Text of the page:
End Get
Set(ByVal Value As MyEnumType)
If Value <MyEnumType.Value1 And Value <MyEnumType.Value2
Then
Throw New ArgumentOutOfRangeException("value")
End If
End Set
End Property

(Tacky code for illustrative purposes only!)

My question is this: When you guys are throwing an ArgumentException
in a property setter, do you specify "value" as the argument to the
exception, or do you use the name of the property?

It would *seem* that the correct answer is "value", the name of the
parameter. However, that's hardly helpful. You have to examine the
stack trace to determine which property threw the exception.

I am sorely tempted to use the property name to simplify defect
resolution. But I'm not sure that's a good idea.

On the other hand, I've considered a separate exception class that
indicates "Invalid property value" or something like that without
muddying the property name/parameter name waters.

So any advice you folks can provide would be appreciated.

Thanks in advance!
Apr 23 '07 #3

P: n/a
Henning Krause [MVP - Exchange] <ne***************@this.infinitec.de>
wrote:
If I recall the Framework Design Guidelines correctly, you should not throw
an argument in a property setter. Rather throw an exception when the
property is used in member method.
No way - part of what properties are there for is to allow validation
to be encapsulated.

See http://msdn2.microsoft.com/en-us/lib...06(VS.80).aspx

<quote>
It is valid and acceptable to throw exceptions from a property setter.
</quote>

However, the same page *does* say that it's not a good idea to throw
exceptions from a getter. Might that be what you're thinking of?

--
Jon Skeet - <sk***@pobox.com>
http://www.pobox.com/~skeet Blog: http://www.msmvps.com/jon.skeet
If replying to the group, please do not mail me too
Apr 23 '07 #4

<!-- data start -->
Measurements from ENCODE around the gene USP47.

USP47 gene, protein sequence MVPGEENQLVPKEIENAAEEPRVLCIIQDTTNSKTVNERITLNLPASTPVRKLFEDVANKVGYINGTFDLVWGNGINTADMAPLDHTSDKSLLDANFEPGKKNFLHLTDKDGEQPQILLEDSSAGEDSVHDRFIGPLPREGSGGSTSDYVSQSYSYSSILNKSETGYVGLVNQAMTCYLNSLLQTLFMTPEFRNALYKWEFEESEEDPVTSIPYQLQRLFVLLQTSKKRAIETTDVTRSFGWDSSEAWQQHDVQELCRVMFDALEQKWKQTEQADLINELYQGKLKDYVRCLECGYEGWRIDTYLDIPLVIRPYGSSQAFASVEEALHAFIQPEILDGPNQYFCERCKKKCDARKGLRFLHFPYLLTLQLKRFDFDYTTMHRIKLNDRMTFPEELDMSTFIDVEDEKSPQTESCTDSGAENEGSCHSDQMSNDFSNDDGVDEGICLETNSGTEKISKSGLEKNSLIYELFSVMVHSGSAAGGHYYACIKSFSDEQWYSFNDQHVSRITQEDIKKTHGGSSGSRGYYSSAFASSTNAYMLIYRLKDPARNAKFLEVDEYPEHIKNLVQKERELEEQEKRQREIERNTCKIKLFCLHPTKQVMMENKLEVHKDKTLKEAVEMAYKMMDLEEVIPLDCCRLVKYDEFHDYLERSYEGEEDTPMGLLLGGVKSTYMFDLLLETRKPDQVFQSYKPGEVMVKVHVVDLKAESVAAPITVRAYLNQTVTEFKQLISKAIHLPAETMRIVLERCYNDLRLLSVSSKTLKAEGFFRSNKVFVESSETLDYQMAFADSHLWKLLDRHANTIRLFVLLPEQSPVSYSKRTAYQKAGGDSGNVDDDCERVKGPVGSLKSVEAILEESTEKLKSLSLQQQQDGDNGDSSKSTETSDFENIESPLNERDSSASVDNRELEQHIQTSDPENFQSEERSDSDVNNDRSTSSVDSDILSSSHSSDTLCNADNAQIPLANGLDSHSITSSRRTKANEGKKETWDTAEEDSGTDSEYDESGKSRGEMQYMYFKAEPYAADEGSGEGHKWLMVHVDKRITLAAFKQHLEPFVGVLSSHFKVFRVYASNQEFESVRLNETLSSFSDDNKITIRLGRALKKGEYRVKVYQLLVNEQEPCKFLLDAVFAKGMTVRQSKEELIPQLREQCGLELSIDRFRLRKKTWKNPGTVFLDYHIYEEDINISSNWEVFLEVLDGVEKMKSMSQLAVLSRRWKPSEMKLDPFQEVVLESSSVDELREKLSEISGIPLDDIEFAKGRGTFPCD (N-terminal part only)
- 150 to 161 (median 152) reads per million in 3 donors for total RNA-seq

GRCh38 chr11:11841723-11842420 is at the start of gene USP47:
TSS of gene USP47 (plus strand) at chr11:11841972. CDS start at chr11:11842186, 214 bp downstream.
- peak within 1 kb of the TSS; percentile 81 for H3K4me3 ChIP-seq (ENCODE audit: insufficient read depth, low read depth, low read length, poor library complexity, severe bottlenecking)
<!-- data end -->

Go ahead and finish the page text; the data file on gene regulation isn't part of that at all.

P: n/a
Hello Jon,
>
However, the same page *does* say that it's not a good idea to throw
exceptions from a getter. Might that be what you're thinking of?
Yes, that's right. Just looked it up in the book.

Best regards,
Henning Krause
Apr 24 '07 #5

P: n/a
In fact, I confused it with the statement

"Do allow properties to be set in any order even if this results in a
temporary invalid state of the object."

In this situation, exceptions should deferred to the point where they are
used together.

Best regards,
Henning Krause

"Henning Krause [MVP - Exchange]" <ne***************@this.infinitec.de>
wrote in message news:e2**************@TK2MSFTNGP02.phx.gbl...
Hello Jon,
>>
However, the same page *does* say that it's not a good idea to throw
exceptions from a getter. Might that be what you're thinking of?

Yes, that's right. Just looked it up in the book.

Best regards,
Henning Krause
Apr 24 '07 #6

P: n/a
Henning Krause [MVP - Exchange] <ne***************@this.infinitec.de>
wrote:
In fact, I confused it with the statement

"Do allow properties to be set in any order even if this results in a
temporary invalid state of the object."

In this situation, exceptions should deferred to the point where they are
used together.
Personally, I try to avoid using properties for that kind of thing -
I'd rather have a setter method which took both values and validated
them against each other. Either that or have a separate
"initialisation/validation" step which means "I've finished setting
properties now - validate them and don't let me change them again".

--
Jon Skeet - <sk***@pobox.com>
http://www.pobox.com/~skeet Blog: http://www.msmvps.com/jon.skeet
If replying to the group, please do not mail me too
Apr 24 '07 #7